Ukraine weapons: What arms are being supplied and why are there shortages?

Artillery in Ukraine
[Getty Images]

Weapons from a new US aid package for Ukraine have begun arriving on the front line.

After a year of political stalemate in the US, President Joe Biden approved military support worth almost $61bn (£49bn) in April.

What new military aid is being sent to Ukraine?

Ahead of a visit to Ukraine by US Secretary of State Antony Blinken, a senior official said Ukraine had started to receive weapons to meet its "most pressing needs, particularly with an eye towards Russia's activities right now".

The official said air defence interceptors, artillery and ATACMS long-range precision-guided missiles were arriving at the front line.

Of the $61bn worth of aid being provided, at least $8bn (£6.5bn) will be used to re-supply Ukraine with missiles and ammunition.

The supply of US weapons to Ukraine had dried up in early 2024, because a bill to grant more aid was delayed in Congress.

After the Senate finally passed the legislation in April, Ukrainian President Volodymyr Zelensky said the commitment "reinforces America's role as a beacon of democracy and leader of the free world".

Separately, the UK is sending an extra £500m on top of the £2.5bn in military aid it had already pledged to give Ukraine in 2024. This will pay for extra missiles, ammunition, armoured vehicles and all-terrain vehicles.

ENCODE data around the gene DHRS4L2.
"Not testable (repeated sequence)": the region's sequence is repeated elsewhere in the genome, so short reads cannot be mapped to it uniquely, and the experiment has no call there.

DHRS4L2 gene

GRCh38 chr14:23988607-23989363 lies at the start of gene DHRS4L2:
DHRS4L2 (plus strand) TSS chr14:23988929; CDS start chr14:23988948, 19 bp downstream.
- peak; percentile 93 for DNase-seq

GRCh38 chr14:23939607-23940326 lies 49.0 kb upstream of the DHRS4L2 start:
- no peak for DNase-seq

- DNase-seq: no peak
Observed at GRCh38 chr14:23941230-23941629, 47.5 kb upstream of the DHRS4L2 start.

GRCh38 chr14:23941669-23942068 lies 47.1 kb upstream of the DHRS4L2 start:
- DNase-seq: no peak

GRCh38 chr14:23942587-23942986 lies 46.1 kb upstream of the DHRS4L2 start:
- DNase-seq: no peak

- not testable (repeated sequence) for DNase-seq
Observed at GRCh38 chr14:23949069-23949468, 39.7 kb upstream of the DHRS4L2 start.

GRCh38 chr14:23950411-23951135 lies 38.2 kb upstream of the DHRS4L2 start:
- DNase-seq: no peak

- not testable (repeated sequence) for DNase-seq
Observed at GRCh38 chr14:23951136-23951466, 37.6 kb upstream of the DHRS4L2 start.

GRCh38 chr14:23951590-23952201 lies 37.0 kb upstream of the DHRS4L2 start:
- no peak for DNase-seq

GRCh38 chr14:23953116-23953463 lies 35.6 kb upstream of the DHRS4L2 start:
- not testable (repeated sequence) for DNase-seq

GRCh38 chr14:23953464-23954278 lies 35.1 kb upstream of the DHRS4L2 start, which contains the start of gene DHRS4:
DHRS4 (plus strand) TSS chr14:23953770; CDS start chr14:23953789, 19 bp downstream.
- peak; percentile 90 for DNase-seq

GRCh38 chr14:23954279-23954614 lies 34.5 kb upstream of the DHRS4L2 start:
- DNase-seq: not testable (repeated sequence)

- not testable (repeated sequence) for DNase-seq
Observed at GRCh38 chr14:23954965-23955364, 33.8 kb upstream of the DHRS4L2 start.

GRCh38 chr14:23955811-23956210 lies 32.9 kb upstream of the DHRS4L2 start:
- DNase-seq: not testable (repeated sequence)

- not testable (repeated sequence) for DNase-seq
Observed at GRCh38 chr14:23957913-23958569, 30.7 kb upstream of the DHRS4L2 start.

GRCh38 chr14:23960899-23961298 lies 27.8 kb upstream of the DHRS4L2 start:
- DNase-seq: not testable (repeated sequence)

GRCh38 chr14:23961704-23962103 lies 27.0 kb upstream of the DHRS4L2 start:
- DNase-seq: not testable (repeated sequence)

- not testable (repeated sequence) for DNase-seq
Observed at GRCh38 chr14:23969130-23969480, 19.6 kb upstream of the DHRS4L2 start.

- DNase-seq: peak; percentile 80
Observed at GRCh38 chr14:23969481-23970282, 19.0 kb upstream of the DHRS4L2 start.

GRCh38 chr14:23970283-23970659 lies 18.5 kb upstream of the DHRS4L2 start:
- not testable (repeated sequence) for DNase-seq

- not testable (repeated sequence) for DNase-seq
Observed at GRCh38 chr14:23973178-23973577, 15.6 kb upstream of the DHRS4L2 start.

In February 2024, the EU agreed a further €50bn (£42bn; $54bn) aid package for Ukraine, after Hungary stopped blocking the deal.

The EU failed to meet its target of sending a million shells to Ukraine by the beginning of March.

However, the Czech Republic agreed a $1.5bn deal for a group of 18 Nato and EU countries to buy 800,000 rounds - both 155mm and 122mm calibre - from outside the EU.

How much military aid has previously been supplied to Ukraine?

Between February 2022 and February 2024, the US delivered or committed weapons and equipment worth $46.2bn to Ukraine, according to the Kiel Institute, a German research organisation.

Germany gave Ukraine weapons and equipment worth $10.7bn, the UK $5.7bn, Denmark $5.2bn, and the Netherlands $4.1bn.

Bar chart showing military aid given to Ukraine by top donor countries

What arms shortages is Ukraine facing, and how are they affecting the war?

Before the latest aid package was approved, the US had warned that Ukraine's military was running short on munitions and morale was low.

President Zelensky identified a shortage of air defence missiles, saying Ukraine needs "seven more Patriots or similar air defence systems" to protect its cities.